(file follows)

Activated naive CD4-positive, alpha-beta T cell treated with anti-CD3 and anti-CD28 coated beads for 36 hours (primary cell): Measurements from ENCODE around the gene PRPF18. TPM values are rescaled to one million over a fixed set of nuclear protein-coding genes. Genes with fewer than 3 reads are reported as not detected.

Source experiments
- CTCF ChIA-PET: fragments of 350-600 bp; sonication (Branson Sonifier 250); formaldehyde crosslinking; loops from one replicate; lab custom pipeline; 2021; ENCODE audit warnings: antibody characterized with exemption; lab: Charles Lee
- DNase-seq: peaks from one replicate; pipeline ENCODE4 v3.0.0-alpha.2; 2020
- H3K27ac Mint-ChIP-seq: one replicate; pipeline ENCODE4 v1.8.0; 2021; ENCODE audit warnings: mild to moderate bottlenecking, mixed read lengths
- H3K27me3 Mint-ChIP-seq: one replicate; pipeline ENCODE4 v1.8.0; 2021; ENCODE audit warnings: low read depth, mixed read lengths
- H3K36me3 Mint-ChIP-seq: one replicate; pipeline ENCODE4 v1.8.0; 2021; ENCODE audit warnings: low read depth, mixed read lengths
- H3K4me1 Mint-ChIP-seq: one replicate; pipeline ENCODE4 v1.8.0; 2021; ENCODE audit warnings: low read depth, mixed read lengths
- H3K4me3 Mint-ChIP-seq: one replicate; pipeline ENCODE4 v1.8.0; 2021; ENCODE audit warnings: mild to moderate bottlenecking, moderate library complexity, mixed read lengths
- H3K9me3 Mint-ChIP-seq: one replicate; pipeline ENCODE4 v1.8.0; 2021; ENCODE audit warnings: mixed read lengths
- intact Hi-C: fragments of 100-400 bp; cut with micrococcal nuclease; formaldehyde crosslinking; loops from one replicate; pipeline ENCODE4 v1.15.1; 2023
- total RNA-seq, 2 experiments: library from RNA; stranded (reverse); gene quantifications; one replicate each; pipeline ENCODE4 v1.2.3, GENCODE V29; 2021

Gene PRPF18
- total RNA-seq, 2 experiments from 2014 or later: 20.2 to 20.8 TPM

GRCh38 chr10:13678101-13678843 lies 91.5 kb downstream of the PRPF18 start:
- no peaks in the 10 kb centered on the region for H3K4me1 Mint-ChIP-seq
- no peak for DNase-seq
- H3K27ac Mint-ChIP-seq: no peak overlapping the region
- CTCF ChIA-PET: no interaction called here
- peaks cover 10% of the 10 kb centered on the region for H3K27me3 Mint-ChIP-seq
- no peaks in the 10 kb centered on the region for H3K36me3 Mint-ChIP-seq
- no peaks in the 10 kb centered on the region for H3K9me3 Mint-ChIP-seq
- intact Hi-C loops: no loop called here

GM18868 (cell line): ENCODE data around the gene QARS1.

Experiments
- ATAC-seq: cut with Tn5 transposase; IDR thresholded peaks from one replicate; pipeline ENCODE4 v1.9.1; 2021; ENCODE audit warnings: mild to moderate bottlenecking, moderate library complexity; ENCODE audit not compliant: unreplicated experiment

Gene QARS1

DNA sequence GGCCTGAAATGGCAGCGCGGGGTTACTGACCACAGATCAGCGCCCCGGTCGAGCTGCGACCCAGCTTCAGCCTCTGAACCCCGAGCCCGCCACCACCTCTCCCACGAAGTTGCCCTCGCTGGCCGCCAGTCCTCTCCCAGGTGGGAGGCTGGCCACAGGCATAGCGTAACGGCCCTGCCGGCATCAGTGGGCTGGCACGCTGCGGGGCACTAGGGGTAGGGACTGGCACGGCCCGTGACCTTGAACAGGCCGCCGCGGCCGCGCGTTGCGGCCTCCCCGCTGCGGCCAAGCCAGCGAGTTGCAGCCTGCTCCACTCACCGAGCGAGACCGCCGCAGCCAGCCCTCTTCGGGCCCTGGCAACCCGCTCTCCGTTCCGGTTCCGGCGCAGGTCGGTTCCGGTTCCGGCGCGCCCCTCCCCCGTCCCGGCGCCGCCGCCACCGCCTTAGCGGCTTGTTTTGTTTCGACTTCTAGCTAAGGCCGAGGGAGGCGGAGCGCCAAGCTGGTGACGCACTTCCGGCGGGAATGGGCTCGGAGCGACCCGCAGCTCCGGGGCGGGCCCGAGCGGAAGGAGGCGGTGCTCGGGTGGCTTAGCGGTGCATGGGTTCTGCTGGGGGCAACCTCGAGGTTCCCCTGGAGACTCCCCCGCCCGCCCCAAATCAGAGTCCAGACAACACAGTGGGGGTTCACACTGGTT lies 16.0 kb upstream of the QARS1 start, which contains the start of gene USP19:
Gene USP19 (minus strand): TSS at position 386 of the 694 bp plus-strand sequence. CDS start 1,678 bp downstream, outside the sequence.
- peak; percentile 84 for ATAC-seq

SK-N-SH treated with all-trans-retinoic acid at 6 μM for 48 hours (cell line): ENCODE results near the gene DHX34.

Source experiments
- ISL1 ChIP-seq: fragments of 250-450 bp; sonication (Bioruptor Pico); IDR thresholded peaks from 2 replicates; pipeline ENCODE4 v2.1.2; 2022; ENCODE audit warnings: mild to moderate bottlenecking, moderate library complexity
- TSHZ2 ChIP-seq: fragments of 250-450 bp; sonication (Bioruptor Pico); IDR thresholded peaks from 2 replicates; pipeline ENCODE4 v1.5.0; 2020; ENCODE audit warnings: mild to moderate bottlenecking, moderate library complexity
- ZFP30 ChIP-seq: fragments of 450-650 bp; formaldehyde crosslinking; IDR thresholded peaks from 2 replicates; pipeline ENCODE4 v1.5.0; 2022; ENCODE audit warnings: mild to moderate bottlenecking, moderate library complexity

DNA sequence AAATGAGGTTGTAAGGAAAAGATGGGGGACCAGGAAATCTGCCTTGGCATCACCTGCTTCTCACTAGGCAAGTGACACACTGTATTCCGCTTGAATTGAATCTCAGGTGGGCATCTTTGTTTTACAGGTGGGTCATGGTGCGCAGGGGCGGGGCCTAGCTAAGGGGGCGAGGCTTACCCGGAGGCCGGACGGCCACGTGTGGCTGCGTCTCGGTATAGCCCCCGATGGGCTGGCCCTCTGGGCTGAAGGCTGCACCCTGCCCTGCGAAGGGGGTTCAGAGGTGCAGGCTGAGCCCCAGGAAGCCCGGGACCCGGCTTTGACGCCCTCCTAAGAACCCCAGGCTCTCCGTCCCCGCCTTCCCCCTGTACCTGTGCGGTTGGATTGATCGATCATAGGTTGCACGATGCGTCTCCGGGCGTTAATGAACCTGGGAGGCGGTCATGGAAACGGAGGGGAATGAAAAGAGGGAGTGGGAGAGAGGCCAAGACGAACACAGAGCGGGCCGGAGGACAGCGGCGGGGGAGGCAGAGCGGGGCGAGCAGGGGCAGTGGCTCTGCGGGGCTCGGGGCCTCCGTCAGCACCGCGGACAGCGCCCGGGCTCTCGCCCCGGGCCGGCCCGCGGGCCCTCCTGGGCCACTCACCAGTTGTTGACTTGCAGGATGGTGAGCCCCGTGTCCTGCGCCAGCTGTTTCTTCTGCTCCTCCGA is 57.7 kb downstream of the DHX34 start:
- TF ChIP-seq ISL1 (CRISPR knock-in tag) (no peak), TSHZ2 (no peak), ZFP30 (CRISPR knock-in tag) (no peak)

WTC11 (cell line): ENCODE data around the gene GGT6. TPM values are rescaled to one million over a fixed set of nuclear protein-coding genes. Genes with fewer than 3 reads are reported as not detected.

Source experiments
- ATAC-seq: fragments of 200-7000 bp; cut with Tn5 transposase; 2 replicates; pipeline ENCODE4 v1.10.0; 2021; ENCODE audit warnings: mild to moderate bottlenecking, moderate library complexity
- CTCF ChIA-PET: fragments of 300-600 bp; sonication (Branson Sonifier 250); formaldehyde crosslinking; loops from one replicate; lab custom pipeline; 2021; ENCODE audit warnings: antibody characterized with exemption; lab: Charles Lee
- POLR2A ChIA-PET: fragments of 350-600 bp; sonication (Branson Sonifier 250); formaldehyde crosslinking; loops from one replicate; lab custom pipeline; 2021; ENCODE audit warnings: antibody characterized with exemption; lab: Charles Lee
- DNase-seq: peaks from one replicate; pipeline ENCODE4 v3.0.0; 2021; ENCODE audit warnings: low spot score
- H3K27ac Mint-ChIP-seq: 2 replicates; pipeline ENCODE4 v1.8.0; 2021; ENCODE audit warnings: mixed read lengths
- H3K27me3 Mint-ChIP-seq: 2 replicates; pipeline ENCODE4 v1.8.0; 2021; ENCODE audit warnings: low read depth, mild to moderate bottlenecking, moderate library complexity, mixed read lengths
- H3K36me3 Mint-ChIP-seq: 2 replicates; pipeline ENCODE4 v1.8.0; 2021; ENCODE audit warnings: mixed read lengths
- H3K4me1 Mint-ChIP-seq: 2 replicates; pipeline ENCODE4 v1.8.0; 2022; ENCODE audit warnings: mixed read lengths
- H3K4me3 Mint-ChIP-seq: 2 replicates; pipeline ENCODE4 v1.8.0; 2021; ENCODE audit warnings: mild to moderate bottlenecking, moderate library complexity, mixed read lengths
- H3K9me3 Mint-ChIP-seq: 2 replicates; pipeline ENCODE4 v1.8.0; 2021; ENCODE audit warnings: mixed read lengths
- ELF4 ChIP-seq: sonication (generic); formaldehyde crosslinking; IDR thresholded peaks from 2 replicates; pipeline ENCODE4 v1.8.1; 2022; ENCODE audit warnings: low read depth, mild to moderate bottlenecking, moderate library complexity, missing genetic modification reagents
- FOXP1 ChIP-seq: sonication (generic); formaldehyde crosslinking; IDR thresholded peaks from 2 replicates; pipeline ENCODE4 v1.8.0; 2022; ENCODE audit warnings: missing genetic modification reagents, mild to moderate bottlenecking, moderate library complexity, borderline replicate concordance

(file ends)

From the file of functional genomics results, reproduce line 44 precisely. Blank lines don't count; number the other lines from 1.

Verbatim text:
- H3K27ac Mint-ChIP-seq: 2 replicates; pipeline ENCODE4 v1.8.0; 2021; ENCODE audit warnings: mixed read lengths